Not only in the district of Vlora, for which I gave the above example, but in all of Albania, meat, eggs, milk, cheese, butter and curd, all livestock products in general, became more and more rare. The scarce milk went directly to the dairy. Then, from there, livestock products were withdrawn from state commercial enterprises, dissolved like salt in water. In the years that followed, the severe economic crisis and the destructive experiment of herding individual livestock, ultimately led the supply of the people to disaster.
Such a state of national hunger and, at the same time, a crime against the people, also lay in the fact that a good part of the agricultural and livestock products, due to the country’s demands for currency, went towards export. The bulk construction of solar greenhouses and those with a heating system took obvious advantage. Everywhere, large banners were seen, with the words Export breaks the blockade. Profits were significant, especially from the tomato crop, but also from cucumbers, mullets, etc. From the first days of May, which also marked the beginning of the early production season, the work became very intense.
In the packaging hangars, work continued without interruption, until late at night. In front of them, large TIR trucks were lined up and waiting one after the other, which then, after being loaded with thousands of crates of tomatoes with Albanischen Erzeugnis labels, headed for Italy, Austria, Germany, Hungary and other countries.
Meanwhile, very small quantities of tomatoes were brought to the domestic market. Of course, with fantastic and out-of-the-ordinary prices. Even the first products from the field, such as early potatoes, peppers, watermelons, leeks, peppers, etc. were intended for export. 1982, the madness of the regime reached its peak. With a series of orientations, ordinances and initiatives, the state had deprived the Albanian peasant of any type of minimal property. In addition to the herding of small and large cattle, as well as the final removal of personal gardens, he had decided that the peasant would no longer keep even birds and chickens (?). Throughout the country, these suicidal revolutionary initiatives deepened the existing crisis and further and, consequently, the consequences of the famine were even greater. On the eve of the Orthodox Easter, in the streets and squares in front of the sea port, at the Wharf of Vlora, rows of trucks loaded with kids and lambs were waiting for their turn to load the goods on transport ships bound for Greece. The same thing happened in the fishing enterprise, which brought significant quantities of fish every week to Brindisi, Italy.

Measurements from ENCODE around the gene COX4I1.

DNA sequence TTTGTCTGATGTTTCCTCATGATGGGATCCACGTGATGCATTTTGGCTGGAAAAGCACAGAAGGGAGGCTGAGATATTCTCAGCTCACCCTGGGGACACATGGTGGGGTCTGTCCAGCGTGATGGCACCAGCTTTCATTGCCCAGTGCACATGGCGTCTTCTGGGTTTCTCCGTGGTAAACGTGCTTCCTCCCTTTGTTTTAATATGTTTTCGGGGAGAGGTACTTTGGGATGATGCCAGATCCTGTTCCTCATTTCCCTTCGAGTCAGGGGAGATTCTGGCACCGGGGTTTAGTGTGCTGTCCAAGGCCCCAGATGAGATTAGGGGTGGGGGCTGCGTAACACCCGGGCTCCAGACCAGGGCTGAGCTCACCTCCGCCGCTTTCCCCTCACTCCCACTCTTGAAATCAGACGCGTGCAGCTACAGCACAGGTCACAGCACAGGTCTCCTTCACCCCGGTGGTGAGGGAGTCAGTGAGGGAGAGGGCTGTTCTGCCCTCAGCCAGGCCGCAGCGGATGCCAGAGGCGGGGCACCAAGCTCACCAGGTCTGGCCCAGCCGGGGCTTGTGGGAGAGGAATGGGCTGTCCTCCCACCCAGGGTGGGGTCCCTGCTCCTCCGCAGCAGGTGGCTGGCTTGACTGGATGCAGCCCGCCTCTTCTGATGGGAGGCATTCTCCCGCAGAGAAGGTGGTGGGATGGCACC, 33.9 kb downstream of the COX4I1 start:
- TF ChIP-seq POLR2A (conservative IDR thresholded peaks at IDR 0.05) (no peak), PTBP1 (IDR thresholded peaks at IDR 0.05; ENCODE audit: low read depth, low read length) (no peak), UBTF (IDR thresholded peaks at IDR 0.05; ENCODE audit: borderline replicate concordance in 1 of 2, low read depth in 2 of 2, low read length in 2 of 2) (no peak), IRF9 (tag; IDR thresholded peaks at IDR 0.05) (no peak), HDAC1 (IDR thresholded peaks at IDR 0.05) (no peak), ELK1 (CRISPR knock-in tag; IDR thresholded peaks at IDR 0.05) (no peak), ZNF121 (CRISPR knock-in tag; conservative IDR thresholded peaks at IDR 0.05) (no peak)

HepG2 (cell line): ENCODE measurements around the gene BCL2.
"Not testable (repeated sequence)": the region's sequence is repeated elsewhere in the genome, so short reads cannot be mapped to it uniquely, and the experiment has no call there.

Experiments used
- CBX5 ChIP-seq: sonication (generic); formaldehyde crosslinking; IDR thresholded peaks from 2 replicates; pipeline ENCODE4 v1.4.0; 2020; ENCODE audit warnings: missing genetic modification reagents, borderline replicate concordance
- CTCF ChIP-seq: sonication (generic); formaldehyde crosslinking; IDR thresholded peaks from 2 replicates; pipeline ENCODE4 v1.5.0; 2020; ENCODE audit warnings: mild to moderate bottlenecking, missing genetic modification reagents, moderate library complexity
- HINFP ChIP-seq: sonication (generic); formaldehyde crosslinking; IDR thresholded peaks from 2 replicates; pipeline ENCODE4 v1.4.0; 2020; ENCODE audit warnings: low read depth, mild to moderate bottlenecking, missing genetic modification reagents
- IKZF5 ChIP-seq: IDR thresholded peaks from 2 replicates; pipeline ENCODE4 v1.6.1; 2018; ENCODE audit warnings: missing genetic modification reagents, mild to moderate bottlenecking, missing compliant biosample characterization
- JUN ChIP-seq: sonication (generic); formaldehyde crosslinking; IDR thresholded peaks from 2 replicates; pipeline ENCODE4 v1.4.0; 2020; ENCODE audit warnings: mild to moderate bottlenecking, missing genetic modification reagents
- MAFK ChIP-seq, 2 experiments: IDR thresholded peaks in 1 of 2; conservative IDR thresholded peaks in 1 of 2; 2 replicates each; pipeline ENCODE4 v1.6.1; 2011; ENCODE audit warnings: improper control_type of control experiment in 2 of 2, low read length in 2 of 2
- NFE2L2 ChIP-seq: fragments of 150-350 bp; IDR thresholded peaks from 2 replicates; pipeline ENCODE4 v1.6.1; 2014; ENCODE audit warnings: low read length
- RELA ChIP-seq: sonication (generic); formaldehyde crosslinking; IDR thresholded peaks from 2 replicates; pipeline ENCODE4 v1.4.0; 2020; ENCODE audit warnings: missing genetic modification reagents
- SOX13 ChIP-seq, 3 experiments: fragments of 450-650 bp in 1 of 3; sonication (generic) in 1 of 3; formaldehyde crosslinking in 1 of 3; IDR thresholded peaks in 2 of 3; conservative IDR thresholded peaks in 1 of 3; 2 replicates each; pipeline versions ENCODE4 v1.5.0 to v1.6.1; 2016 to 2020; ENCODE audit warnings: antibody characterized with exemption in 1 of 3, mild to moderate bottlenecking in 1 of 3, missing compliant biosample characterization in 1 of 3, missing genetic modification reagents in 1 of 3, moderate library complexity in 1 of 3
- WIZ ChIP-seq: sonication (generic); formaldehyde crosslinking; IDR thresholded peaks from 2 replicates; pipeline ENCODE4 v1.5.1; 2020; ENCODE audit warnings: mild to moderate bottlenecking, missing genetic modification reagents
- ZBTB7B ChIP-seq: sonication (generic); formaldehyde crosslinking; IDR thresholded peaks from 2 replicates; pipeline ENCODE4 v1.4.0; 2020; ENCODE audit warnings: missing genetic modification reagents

On the other hand, the cannery combine worked almost entirely for export as well as the forest enterprise, which exported pheasants, frogs, snails, etc. In fact, the extreme poverty in the country began to worsen, especially after the break with the Chinese. With the termination of its loans and aid, the rationing of food products became even more restrictive. Even after the sensational victory of bread production in the country, (most recently, the notebooks of bread shops, the lists with names and the long, daily queues were abandoned), the great troubles for the Albanians were not over.
According to them, it caused serious heart disease and therefore, it had to be replaced with chicory coffee or mountain tea. In that campaign, the organization of the Democratic Front was especially mobilized, which, in meetings with the people, took initiatives to give up the customs of the peasants, not to use coffee and brandy, and to limit exaggerated spending, such as on occasions of joy. as well as in sorrows. On the eve of the Orthodox Easter, in the streets and squares in front of the sea port, at the Wharf of Vlora, rows of trucks loaded with kids and lambs were waiting for their turn to load the goods on transport ships bound for Greece. The same thing happened in the fishing enterprise, which brought significant quantities of fish every week to Brindisi, Italy. On the other hand, the Cannery Factory worked almost entirely for export, as well as the forestry enterprise, which exported pheasants, frogs, snails, etc. In fact, the extreme poverty in the country began to worsen, especially after the break with the Chinese. With the termination of its loans and aid, the rationing of food products became even more restrictive. Even after the sensational victory of bread production in the country, (most recently, the notebooks of bread shops, the lists with names and the long, daily queues were abandoned), the great troubles for the Albanians were not over. Memorie.al